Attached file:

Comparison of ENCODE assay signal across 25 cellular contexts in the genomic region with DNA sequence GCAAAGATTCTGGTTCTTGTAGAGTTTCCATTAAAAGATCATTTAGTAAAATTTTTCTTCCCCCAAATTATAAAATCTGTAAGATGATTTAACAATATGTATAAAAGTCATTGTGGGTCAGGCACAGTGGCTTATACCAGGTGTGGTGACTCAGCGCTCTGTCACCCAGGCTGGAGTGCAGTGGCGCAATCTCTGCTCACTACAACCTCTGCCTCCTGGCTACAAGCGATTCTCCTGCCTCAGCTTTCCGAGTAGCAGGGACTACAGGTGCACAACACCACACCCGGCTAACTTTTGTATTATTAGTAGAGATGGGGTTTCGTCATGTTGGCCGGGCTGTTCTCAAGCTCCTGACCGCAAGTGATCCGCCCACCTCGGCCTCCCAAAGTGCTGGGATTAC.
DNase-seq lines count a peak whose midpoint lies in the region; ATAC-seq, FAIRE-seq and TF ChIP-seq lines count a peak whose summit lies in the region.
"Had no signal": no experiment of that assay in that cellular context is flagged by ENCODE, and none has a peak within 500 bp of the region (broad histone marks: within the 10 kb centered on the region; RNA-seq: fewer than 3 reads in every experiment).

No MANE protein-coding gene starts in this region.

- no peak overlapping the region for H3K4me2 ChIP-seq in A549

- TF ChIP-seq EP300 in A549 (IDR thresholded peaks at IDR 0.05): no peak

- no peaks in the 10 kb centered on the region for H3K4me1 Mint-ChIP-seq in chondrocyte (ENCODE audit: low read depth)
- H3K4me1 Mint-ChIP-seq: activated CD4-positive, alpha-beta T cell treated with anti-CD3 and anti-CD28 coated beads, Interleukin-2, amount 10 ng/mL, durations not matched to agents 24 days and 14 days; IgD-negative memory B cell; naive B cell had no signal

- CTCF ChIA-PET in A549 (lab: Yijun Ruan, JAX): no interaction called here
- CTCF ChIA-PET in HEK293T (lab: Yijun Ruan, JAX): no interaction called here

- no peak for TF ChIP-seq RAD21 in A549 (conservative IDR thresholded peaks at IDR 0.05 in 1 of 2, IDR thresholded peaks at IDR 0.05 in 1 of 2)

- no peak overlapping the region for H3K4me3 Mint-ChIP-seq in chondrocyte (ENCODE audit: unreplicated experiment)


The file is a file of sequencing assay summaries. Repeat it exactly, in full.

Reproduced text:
Comparison of ENCODE assay signal across 25 cellular contexts in the genomic region with DNA sequence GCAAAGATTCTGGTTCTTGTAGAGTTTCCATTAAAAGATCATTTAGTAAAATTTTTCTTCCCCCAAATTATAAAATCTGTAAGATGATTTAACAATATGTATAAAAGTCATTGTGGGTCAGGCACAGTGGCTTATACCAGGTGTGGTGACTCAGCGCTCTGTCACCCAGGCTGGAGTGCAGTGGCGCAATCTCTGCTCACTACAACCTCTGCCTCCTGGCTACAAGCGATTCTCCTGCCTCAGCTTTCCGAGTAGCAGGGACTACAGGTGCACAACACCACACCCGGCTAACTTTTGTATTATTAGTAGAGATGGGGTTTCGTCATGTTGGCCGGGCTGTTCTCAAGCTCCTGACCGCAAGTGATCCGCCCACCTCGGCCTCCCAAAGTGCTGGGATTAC.
DNase-seq lines count a peak whose midpoint lies in the region; ATAC-seq, FAIRE-seq and TF ChIP-seq lines count a peak whose summit lies in the region.
"Had no signal": no experiment of that assay in that cellular context is flagged by ENCODE, and none has a peak within 500 bp of the region (broad histone marks: within the 10 kb centered on the region; RNA-seq: fewer than 3 reads in every experiment).

No MANE protein-coding gene starts in this region.

- no peak overlapping the region for H3K4me2 ChIP-seq in A549

- TF ChIP-seq EP300 in A549 (IDR thresholded peaks at IDR 0.05): no peak

- no peaks in the 10 kb centered on the region for H3K4me1 Mint-ChIP-seq in chondrocyte (ENCODE audit: low read depth)
- H3K4me1 Mint-ChIP-seq: activated CD4-positive, alpha-beta T cell treated with anti-CD3 and anti-CD28 coated beads, Interleukin-2, amount 10 ng/mL, durations not matched to agents 24 days and 14 days; IgD-negative memory B cell; naive B cell had no signal

- CTCF ChIA-PET in A549 (lab: Yijun Ruan, JAX): no interaction called here
- CTCF ChIA-PET in HEK293T (lab: Yijun Ruan, JAX): no interaction called here

- no peak for TF ChIP-seq RAD21 in A549 (conservative IDR thresholded peaks at IDR 0.05 in 1 of 2, IDR thresholded peaks at IDR 0.05 in 1 of 2)

- no peak overlapping the region for H3K4me3 Mint-ChIP-seq in chondrocyte (ENCODE audit: unreplicated experiment)